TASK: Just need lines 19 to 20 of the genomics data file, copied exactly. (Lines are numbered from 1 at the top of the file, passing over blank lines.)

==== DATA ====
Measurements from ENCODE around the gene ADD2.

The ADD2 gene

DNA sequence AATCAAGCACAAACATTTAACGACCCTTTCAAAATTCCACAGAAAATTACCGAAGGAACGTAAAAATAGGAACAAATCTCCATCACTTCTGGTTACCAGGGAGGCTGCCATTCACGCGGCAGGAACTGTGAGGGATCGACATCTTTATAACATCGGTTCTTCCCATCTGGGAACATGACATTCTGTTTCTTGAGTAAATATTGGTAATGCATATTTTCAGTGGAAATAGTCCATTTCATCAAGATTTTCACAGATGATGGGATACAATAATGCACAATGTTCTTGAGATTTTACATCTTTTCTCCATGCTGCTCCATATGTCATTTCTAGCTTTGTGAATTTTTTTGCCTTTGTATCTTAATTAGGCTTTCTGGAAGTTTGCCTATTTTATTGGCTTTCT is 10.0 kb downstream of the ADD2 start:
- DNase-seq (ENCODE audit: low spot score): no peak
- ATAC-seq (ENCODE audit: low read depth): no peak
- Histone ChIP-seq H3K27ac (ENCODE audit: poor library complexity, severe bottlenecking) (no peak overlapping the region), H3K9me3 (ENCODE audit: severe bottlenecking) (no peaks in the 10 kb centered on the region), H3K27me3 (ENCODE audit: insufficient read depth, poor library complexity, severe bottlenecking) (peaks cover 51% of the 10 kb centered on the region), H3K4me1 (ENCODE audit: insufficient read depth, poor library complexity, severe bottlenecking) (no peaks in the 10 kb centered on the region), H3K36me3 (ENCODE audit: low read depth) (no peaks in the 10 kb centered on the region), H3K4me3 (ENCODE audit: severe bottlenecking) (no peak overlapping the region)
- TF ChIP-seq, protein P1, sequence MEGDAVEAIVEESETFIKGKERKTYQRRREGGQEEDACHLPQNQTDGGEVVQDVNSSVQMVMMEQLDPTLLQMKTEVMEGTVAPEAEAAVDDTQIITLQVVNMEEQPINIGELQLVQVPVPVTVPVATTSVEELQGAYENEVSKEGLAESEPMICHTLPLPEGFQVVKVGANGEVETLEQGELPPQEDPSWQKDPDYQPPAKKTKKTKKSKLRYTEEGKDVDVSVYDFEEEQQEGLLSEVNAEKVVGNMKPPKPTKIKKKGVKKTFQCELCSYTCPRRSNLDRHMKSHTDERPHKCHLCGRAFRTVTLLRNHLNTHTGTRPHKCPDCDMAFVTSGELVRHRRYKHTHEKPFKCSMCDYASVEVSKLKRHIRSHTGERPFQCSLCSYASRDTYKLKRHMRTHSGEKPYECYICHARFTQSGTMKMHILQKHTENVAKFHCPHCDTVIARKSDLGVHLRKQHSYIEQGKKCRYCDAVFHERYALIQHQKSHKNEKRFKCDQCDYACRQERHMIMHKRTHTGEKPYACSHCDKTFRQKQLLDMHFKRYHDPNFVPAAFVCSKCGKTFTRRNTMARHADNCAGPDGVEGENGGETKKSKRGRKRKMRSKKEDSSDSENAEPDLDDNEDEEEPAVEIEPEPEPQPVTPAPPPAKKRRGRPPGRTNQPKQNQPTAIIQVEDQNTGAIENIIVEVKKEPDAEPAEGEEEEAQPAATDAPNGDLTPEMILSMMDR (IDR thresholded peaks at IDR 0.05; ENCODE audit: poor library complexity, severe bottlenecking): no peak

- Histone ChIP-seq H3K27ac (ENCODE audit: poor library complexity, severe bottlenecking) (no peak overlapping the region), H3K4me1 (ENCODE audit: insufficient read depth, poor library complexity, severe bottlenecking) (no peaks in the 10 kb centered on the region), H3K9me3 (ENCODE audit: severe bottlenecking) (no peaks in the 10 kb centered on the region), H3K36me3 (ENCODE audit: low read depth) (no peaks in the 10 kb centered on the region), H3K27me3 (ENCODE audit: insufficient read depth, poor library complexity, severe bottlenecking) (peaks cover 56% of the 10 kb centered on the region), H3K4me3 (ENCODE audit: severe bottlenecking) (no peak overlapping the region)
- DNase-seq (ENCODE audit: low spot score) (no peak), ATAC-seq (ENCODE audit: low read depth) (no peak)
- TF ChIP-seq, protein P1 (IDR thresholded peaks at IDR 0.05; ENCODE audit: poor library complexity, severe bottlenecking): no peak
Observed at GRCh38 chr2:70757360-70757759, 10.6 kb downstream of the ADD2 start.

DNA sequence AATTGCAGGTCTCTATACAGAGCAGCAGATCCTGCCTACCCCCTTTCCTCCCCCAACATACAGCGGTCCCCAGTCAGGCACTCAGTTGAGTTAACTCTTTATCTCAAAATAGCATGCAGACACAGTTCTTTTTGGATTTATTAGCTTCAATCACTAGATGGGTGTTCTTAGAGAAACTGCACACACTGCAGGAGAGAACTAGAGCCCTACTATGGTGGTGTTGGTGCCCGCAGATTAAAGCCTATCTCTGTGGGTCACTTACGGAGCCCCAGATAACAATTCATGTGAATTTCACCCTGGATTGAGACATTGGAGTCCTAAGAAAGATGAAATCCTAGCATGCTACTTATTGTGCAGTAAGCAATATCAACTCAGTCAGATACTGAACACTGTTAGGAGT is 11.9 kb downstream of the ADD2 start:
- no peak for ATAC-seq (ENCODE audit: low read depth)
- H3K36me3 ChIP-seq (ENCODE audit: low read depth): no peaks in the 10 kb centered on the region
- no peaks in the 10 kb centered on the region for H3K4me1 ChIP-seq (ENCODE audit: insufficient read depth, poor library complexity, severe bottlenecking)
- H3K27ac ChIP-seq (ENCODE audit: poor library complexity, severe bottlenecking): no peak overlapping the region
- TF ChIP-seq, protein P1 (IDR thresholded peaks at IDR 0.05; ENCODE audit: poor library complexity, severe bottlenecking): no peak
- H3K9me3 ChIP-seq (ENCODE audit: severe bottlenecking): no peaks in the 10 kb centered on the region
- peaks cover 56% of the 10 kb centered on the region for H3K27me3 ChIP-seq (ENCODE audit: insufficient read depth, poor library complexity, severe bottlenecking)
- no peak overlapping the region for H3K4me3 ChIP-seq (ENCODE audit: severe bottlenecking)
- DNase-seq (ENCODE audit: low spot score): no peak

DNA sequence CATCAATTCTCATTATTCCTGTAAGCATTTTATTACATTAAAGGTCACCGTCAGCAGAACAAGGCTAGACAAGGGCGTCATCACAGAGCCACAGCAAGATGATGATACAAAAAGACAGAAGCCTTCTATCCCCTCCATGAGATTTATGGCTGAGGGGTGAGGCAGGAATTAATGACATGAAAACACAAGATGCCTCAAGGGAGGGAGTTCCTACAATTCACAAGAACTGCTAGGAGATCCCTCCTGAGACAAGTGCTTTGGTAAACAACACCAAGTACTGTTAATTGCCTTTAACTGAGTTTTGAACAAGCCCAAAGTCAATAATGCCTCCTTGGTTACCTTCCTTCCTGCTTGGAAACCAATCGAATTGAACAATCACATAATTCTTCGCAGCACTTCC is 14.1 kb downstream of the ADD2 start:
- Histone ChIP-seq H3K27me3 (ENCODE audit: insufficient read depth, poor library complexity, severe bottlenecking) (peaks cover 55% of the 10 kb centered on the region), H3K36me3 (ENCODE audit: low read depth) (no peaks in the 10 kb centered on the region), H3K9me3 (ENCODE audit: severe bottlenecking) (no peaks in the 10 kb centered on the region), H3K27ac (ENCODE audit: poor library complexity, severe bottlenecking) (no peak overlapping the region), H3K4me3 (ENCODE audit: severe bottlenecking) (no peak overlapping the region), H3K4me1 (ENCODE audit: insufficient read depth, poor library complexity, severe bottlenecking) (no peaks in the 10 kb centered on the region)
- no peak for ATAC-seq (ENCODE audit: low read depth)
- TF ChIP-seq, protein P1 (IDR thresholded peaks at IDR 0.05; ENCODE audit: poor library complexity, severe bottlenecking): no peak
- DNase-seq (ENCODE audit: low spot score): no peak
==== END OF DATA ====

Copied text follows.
- peaks cover 56% of the 10 kb centered on the region for H3K27me3 ChIP-seq (ENCODE audit: insufficient read depth, poor library complexity, severe bottlenecking)
- no peak overlapping the region for H3K4me3 ChIP-seq (ENCODE audit: severe bottlenecking)